6. Cost savings and increased efficiency
Consolidating multiple companies can facilitate a reduction in compliance costs, such as in the preparation of annual accounts and VAT and corporation tax returns. In many circumstances it can lead to a reduction in administration costs as processes (and the employees involved) can be reduced.
If a business decides to downsize during a restructure, it could consider outsourcing some of its operations during a restructure at a much cheaper cost than in-house roles might bring, such as payroll and financial management.
Restructuring can also be focused on bringing in new technologies to benefit a firm. New technologies are essential to growing a business and could significantly help to improve the efficiency of a business, providing further financial savings.
7. New investment opportunities
Restructuring can be beneficial if a business is looking to attract investment. For example, those who operate a limited company might find their external investment opportunities are limited, a simple restructuring of your business could open many more doors to external investment opportunities.
8. Improved employee satisfaction
Whilst many companies choose to reward employees with bonuses and other desirable perks, some go further and offer shares in the business.
Offering an employee share scheme is a great way to restructure for the benefit of a business and its employees. This is also an excellent method to increase employee loyalty and help increase employee retention.
Restructuring to become more tax-efficient
One of the key reasons to consider business restructuring is the tax-efficient benefits that could come with it. Reorganising the structure of a business can create tax advantages by creating a more tax-efficient corporate structure.
From a tax planning point of view, restructuring your business could significantly reduce your tax liability going forward. However, it is important to seek professional legal and financial advice to ensure that a reorganisation takes advantage of any applicable tax reliefs. Without careful consideration, restructuring could lead to an increased tax burden during the reorganisation process.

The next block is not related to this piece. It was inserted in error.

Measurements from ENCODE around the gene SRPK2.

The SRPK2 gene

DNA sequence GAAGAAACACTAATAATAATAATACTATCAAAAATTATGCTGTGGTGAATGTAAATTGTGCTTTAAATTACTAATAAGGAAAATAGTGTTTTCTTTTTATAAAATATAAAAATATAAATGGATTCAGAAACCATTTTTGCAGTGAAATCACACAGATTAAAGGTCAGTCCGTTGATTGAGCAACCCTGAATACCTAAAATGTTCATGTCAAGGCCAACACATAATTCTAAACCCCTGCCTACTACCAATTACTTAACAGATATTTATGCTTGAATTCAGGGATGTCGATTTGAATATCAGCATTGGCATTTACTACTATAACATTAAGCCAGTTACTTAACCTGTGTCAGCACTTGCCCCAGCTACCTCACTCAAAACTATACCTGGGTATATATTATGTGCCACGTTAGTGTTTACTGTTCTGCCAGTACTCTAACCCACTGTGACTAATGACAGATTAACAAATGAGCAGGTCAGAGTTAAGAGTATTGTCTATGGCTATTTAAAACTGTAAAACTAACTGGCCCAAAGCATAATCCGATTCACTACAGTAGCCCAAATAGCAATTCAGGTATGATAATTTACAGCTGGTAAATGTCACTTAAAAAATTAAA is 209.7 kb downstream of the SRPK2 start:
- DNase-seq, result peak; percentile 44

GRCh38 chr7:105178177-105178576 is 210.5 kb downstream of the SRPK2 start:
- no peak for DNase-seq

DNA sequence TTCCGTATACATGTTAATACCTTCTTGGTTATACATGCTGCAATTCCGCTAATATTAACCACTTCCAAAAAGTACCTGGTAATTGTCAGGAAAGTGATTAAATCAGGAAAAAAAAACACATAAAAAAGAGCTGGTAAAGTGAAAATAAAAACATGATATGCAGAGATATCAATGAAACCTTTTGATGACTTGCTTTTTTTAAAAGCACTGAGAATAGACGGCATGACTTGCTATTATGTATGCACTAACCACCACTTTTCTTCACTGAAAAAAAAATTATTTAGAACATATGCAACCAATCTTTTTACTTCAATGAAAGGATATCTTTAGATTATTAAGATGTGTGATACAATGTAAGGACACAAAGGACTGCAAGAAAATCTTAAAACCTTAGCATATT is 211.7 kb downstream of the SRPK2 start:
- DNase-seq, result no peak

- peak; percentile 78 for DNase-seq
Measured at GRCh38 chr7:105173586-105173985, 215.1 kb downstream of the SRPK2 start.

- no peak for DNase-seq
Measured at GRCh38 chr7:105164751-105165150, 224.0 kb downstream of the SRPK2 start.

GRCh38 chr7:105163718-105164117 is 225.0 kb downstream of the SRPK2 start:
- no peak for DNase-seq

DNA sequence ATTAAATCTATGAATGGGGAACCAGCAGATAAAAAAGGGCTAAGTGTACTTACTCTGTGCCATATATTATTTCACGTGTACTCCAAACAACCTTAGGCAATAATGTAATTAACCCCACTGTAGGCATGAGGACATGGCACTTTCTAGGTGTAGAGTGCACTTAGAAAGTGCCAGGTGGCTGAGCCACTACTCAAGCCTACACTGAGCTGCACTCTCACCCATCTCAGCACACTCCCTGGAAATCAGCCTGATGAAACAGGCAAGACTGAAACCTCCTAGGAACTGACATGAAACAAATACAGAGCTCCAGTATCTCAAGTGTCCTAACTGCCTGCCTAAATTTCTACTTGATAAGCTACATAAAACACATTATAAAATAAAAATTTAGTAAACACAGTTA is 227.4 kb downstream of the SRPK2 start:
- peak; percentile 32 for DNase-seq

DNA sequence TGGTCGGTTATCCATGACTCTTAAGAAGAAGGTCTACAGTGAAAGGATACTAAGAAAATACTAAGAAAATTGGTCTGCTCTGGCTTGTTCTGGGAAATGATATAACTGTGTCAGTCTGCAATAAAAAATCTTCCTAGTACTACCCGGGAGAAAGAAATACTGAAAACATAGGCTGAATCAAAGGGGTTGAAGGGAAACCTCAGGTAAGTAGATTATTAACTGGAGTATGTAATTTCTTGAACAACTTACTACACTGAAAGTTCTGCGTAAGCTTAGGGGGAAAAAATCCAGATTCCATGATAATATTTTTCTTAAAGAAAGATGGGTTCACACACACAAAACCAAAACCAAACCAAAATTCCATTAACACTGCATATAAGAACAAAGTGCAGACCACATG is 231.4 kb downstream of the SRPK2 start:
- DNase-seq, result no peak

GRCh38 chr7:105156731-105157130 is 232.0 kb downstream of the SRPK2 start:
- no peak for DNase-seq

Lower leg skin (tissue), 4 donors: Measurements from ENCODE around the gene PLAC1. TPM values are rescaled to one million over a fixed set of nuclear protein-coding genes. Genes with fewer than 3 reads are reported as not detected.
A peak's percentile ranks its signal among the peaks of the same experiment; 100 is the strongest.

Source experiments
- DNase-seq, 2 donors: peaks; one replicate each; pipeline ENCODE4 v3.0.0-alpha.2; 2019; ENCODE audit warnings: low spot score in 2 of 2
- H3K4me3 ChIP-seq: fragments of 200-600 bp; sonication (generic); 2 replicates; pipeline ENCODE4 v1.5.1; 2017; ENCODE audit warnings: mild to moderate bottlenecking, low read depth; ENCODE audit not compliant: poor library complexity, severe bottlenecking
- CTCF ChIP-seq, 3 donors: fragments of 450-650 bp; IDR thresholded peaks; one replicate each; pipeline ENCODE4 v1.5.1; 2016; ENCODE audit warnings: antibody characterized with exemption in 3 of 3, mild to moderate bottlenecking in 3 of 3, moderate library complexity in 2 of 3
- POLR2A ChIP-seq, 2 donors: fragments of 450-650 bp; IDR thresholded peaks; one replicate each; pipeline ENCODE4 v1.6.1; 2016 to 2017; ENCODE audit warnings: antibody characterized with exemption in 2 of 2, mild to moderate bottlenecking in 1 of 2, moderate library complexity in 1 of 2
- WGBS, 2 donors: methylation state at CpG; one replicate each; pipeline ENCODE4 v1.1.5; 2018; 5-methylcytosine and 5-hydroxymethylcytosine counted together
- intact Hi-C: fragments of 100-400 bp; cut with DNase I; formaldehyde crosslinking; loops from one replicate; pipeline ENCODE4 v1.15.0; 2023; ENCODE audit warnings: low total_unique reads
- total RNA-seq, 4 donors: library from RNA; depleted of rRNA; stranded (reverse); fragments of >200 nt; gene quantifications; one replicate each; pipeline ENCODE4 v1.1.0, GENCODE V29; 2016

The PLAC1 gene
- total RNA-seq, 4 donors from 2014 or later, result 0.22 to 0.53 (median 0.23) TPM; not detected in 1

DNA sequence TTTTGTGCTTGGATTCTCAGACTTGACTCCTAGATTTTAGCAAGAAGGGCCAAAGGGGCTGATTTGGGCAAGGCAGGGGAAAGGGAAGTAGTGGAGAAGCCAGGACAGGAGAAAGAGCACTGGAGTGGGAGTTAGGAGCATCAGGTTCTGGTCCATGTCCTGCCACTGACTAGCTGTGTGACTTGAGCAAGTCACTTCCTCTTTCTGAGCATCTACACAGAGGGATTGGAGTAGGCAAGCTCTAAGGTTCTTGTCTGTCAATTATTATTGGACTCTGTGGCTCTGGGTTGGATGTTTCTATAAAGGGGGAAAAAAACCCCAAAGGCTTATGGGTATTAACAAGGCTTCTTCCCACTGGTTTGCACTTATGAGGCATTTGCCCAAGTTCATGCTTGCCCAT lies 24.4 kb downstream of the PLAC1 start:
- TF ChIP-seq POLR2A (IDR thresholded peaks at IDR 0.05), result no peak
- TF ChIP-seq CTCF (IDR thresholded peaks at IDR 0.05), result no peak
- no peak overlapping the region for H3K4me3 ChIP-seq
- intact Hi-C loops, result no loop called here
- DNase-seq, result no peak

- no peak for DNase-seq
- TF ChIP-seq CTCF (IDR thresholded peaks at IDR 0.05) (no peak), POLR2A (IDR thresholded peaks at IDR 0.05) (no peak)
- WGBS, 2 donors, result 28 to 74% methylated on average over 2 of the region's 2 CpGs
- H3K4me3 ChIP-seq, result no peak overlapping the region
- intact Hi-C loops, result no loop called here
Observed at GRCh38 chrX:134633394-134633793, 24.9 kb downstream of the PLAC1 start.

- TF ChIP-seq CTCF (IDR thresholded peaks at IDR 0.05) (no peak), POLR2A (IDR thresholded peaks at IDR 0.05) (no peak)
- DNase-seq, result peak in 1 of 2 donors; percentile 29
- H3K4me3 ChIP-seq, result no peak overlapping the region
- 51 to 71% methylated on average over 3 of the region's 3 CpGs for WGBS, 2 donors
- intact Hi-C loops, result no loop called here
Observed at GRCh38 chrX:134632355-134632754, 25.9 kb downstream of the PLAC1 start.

These tax liabilities can include stamp duty on the transfer of shares, stamp duty land tax (SDLT) on the transfer of any property, VAT and corporation tax on any income that is generated. It could also lead to the loss of any tax reliefs.
Thoughts from Alexander & Co’s tax partner
John McCaffery, Tax Partner here at Alexander & Co, leads a specialist businesses restructuring team. John explained that restructuring a business wisely will ensure that it becomes as tax efficient as possible and this can have a significant impact on future profits.
“For example, one advantage of restructuring to a group structure compared to operating through separate companies is that groups of companies are provided with certain tax exemptions and reliefs regarding transactions between group members (subject to certain conditions being met).
Certain tax losses and reliefs can be utilised across a group as opposed to just in the company in which they arose. These would not typically apply if the companies were not in a group structure.
Assets can usually be transferred between companies within the same group are deemed to take place on a tax neutral basis for UK capital gains tax purposes, allowing assets to be transferred between group companies without such gain arising.
Subject to certain conditions being met, there are also exemptions from UK corporation tax in relation to profits from a disposal of shares in a subsidiary and reliefs from stamp taxes on the transfer of shares and properties between group members.”
Our tax experts are here to help
For assistance with business restructuring and understanding the tax benefits that this may bring, contact our tax planning team for further assistance. Our team is here to advise businesses across the UK on the most tax-efficient restructuring options available to them.
For more information, call 0161 832 4841 or simply fill out the form below and a member of our team will be in touch.